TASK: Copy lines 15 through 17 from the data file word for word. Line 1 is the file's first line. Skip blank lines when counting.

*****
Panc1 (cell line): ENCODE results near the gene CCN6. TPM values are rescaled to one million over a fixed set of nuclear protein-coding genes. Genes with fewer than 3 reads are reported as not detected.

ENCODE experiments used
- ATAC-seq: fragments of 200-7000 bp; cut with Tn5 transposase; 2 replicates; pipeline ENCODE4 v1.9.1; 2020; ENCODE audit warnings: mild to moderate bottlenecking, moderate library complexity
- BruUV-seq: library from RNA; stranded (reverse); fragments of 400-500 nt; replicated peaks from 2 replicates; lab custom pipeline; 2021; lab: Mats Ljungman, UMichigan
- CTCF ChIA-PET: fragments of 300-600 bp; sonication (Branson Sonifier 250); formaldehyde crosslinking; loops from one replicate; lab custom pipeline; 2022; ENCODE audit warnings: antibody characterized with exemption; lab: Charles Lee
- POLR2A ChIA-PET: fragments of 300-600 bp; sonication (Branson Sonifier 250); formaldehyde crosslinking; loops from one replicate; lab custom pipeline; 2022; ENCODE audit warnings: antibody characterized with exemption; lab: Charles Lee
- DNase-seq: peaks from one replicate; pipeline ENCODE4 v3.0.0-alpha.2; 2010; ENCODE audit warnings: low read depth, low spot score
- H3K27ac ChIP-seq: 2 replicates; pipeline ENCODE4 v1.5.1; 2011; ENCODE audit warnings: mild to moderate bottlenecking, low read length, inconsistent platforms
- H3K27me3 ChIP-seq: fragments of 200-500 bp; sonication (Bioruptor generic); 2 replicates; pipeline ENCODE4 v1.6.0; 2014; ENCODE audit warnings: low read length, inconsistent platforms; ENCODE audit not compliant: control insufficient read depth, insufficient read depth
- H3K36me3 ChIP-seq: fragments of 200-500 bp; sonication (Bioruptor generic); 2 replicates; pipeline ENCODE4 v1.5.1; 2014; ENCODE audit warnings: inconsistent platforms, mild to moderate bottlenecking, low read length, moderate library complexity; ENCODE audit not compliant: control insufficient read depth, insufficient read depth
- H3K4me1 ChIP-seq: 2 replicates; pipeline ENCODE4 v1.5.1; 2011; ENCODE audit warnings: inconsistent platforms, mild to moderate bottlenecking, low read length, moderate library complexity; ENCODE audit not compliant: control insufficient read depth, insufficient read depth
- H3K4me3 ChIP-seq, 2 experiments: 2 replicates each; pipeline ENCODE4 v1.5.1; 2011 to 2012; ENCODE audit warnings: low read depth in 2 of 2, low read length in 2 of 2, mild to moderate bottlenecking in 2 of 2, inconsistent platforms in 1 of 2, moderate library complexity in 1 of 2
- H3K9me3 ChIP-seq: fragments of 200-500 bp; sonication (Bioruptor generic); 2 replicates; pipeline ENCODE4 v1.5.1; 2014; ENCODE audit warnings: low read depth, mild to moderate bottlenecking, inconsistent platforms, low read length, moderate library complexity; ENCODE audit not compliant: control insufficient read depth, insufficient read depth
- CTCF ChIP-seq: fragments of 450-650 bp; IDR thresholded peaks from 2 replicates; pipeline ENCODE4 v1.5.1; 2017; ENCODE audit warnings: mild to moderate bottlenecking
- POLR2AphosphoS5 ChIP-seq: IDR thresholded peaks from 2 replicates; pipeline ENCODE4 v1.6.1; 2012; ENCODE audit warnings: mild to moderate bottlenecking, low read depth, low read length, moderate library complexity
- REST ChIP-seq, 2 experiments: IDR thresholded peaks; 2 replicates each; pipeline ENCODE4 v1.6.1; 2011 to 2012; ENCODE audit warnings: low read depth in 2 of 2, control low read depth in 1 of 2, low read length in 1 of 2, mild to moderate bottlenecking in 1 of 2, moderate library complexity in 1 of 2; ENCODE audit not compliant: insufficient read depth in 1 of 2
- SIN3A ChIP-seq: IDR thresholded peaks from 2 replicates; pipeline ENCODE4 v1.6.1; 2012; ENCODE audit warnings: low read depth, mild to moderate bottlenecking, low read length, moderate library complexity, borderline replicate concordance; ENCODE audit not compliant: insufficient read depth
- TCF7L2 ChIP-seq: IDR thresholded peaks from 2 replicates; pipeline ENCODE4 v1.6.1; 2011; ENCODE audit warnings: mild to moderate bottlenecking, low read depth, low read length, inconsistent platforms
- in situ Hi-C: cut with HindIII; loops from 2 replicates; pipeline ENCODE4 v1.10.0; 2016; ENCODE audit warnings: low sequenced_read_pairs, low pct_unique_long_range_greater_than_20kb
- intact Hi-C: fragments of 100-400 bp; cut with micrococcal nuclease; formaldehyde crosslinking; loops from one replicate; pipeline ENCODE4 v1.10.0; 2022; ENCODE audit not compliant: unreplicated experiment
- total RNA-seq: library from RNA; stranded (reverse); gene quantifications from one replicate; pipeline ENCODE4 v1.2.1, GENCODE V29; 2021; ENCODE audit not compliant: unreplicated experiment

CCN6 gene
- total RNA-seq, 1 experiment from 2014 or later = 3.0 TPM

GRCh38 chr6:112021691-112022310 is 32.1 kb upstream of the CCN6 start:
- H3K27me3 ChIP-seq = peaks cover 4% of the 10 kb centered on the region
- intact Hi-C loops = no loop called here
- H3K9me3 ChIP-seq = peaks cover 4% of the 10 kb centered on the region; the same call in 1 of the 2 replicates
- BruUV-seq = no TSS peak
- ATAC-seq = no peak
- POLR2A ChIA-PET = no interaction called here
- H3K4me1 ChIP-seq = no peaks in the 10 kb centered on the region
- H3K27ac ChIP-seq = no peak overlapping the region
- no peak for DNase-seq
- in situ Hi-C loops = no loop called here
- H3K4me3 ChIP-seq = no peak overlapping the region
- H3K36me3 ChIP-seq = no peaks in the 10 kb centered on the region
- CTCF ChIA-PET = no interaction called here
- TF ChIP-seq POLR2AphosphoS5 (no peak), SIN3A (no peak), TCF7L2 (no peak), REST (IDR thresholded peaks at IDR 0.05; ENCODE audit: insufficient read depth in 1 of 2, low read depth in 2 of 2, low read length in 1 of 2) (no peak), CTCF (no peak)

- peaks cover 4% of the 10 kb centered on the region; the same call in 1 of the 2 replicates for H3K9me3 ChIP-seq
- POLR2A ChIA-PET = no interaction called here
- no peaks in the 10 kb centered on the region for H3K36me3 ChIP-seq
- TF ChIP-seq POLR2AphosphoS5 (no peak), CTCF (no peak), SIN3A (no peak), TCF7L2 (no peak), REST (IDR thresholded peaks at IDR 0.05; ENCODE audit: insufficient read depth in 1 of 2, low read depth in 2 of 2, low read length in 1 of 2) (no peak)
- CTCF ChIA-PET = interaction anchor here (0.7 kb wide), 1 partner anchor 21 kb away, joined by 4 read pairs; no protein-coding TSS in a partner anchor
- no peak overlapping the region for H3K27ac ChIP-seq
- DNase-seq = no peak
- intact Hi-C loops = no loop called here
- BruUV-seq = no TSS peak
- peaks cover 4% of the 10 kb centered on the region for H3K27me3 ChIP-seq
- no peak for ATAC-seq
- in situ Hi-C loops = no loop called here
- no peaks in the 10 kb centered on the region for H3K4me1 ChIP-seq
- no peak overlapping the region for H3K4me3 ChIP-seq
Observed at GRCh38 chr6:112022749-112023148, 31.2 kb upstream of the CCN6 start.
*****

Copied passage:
- POLR2AphosphoS5 ChIP-seq: IDR thresholded peaks from 2 replicates; pipeline ENCODE4 v1.6.1; 2012; ENCODE audit warnings: mild to moderate bottlenecking, low read depth, low read length, moderate library complexity
- REST ChIP-seq, 2 experiments: IDR thresholded peaks; 2 replicates each; pipeline ENCODE4 v1.6.1; 2011 to 2012; ENCODE audit warnings: low read depth in 2 of 2, control low read depth in 1 of 2, low read length in 1 of 2, mild to moderate bottlenecking in 1 of 2, moderate library complexity in 1 of 2; ENCODE audit not compliant: insufficient read depth in 1 of 2
- SIN3A ChIP-seq: IDR thresholded peaks from 2 replicates; pipeline ENCODE4 v1.6.1; 2012; ENCODE audit warnings: low read depth, mild to moderate bottlenecking, low read length, moderate library complexity, borderline replicate concordance; ENCODE audit not compliant: insufficient read depth